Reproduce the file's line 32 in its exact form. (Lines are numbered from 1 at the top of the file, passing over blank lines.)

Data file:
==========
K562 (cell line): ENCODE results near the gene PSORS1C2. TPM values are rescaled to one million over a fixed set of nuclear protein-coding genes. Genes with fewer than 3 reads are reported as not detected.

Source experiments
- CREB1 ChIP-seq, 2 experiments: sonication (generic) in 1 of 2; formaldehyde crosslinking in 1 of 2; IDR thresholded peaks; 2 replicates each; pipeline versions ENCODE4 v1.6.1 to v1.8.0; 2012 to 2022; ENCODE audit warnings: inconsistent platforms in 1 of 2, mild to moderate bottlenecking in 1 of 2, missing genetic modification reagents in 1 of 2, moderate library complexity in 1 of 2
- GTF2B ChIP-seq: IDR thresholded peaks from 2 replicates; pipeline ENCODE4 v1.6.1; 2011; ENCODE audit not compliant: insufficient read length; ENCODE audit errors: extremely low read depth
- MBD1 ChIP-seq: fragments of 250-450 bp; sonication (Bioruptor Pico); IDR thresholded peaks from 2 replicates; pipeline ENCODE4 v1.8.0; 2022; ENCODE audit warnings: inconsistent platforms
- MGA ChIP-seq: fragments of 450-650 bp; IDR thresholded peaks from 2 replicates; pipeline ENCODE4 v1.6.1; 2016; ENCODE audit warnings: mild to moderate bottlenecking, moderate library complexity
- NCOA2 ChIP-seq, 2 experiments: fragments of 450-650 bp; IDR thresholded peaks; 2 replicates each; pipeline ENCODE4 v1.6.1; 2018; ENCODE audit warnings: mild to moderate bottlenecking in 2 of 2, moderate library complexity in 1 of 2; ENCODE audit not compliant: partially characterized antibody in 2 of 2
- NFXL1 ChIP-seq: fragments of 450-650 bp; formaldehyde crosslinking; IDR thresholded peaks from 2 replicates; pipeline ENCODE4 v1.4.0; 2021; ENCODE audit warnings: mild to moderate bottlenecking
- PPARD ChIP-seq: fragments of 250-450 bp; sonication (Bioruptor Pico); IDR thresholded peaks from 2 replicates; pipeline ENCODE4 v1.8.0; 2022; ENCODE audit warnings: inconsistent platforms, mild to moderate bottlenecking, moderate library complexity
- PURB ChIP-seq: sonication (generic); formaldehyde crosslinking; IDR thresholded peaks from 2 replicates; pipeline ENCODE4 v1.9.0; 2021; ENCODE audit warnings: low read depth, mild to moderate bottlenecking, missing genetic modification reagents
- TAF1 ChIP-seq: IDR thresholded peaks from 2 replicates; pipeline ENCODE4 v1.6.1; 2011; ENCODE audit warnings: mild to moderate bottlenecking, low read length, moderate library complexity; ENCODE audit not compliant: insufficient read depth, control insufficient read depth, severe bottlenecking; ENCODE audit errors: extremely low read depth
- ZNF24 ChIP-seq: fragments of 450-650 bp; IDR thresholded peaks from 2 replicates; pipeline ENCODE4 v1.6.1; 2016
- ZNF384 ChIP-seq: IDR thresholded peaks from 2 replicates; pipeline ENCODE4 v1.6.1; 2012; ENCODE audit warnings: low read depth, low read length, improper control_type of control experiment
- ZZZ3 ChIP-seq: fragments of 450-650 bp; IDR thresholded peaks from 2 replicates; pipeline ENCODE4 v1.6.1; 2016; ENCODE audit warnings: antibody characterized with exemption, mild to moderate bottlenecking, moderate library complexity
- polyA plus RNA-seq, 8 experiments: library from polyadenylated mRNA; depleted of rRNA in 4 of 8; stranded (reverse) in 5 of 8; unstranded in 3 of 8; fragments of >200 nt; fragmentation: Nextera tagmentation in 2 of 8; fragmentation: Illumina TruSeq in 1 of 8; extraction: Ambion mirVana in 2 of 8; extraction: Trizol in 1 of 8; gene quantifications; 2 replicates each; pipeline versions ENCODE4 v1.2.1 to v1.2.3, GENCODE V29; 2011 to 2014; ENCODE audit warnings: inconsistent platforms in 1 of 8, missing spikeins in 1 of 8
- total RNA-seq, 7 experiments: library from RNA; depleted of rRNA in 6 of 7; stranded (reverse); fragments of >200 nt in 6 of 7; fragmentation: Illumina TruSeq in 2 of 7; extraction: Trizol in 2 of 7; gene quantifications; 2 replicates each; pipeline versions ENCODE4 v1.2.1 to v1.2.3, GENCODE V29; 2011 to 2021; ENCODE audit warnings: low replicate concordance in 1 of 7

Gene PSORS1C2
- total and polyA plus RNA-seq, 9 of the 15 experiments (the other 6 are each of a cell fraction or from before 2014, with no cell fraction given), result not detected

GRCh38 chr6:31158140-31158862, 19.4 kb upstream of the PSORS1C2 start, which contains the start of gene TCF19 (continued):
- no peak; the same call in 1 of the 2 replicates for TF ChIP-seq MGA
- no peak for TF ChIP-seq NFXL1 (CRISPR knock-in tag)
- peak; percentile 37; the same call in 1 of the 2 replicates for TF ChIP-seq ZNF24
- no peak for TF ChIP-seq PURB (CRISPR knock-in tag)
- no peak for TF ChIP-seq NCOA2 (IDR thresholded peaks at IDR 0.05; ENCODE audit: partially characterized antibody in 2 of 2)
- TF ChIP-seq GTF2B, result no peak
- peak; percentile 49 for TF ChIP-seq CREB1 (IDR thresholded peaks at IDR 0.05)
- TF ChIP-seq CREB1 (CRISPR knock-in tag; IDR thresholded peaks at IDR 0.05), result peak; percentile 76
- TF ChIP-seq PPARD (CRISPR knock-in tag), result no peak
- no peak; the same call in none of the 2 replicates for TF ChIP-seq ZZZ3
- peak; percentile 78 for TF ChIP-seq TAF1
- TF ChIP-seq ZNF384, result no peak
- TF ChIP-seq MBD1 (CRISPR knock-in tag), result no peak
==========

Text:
- TF ChIP-seq MBD1 (CRISPR knock-in tag), result no peak